The survey found that economic stresses associated with the pandemic were linked both to the onset and escalation of intimate partner violence. especially first-time violence.
This article contains references to domestic violence:
Women’s economic insecurity during the early stages of the COVID-19 pandemic was linked with an increased chance of experiencing intimate partner violence, a new study has found.
The study builds on earlier research from Australia’s National Research Organisation for Women’s Safety (ANROWS) into the “shadow pandemic” of violence against women, in particular intimate partner violence (IPV).
It has reinforced calls to improve women’s economic safety by including strategies that “address harmful attitudes supporting gender norms and dismantle systems that enable these problematic attitudes”.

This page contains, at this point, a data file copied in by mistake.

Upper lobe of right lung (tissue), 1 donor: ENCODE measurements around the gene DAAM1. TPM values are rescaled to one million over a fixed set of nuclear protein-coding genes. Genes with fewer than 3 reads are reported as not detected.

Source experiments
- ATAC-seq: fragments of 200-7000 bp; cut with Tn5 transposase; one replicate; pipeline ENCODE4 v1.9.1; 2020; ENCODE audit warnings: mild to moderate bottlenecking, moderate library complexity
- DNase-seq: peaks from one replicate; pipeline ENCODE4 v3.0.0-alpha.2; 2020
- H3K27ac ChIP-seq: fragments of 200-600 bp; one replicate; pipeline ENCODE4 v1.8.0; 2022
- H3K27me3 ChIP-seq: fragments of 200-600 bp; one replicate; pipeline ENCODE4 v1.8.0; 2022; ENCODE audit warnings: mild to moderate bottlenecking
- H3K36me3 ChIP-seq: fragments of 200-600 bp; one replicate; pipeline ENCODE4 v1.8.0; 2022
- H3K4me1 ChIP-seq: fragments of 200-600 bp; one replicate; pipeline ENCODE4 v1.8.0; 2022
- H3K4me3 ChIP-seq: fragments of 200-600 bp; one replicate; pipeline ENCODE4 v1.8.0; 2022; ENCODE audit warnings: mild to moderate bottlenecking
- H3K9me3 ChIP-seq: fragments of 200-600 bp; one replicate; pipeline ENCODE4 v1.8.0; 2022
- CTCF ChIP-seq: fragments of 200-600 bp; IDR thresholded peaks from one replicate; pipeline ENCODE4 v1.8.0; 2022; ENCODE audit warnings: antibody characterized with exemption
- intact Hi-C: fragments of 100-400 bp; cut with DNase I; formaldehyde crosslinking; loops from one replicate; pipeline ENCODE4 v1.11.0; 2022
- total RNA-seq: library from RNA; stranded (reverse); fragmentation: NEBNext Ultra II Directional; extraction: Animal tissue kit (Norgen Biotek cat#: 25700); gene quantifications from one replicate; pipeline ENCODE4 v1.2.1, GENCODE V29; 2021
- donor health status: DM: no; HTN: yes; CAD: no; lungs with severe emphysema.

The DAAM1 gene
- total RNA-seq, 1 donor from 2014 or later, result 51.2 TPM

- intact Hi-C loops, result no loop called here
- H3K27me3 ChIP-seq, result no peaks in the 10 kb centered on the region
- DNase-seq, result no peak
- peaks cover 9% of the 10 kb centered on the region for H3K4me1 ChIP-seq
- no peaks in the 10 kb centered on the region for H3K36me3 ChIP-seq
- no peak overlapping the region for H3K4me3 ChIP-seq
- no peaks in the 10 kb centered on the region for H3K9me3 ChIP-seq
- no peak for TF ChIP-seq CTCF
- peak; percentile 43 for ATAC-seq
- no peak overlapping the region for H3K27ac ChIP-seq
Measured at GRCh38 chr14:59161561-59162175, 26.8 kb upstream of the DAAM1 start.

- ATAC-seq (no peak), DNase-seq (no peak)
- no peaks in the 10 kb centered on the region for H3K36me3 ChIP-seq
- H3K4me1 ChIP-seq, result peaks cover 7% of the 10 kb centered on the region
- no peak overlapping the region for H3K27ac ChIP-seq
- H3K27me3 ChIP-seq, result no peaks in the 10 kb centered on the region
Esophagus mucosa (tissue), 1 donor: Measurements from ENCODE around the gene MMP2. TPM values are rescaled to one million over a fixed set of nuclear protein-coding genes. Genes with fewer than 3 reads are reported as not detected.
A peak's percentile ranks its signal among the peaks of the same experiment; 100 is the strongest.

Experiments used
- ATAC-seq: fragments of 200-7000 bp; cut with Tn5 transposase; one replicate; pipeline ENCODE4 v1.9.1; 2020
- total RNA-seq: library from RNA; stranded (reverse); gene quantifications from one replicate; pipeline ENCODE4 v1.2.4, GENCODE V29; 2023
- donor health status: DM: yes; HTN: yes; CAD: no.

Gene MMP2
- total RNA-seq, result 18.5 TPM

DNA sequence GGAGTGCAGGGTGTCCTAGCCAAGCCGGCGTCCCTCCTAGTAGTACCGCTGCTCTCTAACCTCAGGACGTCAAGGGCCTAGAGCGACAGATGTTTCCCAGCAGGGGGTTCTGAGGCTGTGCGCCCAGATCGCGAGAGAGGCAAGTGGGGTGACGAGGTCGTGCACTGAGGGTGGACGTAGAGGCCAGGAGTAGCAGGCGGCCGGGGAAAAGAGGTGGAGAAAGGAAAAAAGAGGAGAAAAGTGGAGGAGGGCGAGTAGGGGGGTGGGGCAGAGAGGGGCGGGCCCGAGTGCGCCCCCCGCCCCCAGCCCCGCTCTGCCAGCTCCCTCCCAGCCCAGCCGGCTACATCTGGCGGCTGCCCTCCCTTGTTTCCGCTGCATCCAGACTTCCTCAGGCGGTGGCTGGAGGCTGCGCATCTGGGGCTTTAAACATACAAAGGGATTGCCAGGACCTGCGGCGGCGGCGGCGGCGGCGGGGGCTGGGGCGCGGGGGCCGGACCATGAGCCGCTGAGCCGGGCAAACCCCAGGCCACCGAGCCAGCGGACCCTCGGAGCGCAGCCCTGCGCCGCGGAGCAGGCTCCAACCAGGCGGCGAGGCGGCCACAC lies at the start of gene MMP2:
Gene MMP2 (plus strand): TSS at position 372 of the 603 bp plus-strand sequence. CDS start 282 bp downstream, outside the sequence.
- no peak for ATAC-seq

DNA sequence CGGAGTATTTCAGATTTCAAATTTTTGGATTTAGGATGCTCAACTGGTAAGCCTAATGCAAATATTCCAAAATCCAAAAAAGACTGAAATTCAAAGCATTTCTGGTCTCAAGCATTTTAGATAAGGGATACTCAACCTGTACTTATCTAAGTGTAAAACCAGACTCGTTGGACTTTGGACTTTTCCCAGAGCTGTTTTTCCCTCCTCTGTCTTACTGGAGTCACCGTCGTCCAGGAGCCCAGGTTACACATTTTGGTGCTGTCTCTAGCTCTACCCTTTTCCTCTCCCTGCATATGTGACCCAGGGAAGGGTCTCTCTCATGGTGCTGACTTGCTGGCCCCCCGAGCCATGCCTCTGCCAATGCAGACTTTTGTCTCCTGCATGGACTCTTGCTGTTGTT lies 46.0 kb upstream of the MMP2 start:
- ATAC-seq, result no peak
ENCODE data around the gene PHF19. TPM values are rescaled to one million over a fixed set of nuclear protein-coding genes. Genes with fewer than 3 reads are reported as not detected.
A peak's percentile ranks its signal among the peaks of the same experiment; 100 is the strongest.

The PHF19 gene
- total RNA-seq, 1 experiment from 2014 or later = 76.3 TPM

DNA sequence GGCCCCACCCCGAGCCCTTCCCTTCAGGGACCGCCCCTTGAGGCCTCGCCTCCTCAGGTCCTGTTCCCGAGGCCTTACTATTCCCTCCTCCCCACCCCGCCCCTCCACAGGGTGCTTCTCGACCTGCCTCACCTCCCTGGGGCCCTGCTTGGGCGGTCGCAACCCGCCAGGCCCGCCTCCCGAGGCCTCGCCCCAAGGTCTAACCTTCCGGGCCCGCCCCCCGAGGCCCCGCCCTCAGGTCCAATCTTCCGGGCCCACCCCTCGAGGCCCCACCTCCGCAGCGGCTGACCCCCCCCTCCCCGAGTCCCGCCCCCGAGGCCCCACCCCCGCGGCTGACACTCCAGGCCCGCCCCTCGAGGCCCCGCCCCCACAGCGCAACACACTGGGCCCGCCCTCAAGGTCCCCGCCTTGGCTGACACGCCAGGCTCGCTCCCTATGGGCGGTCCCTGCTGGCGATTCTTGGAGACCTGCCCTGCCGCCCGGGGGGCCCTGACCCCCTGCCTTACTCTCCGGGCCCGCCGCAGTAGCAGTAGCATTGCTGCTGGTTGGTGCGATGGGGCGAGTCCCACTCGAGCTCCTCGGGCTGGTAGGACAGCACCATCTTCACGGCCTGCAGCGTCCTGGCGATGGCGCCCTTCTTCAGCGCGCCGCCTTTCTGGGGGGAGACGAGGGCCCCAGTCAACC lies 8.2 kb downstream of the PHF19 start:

Researchers from the Australian Institute of Criminology (AIC) last year surveyed 10,000 women aged 18 years and over about their experiences of violence in their most recent intimate relationship prior to and during the first 12 months of the pandemic.
They were also asked about economic security, including financial stress and experiences of associated economic hardship, such as an inability to pay bills, going without medical treatment or skipping meals.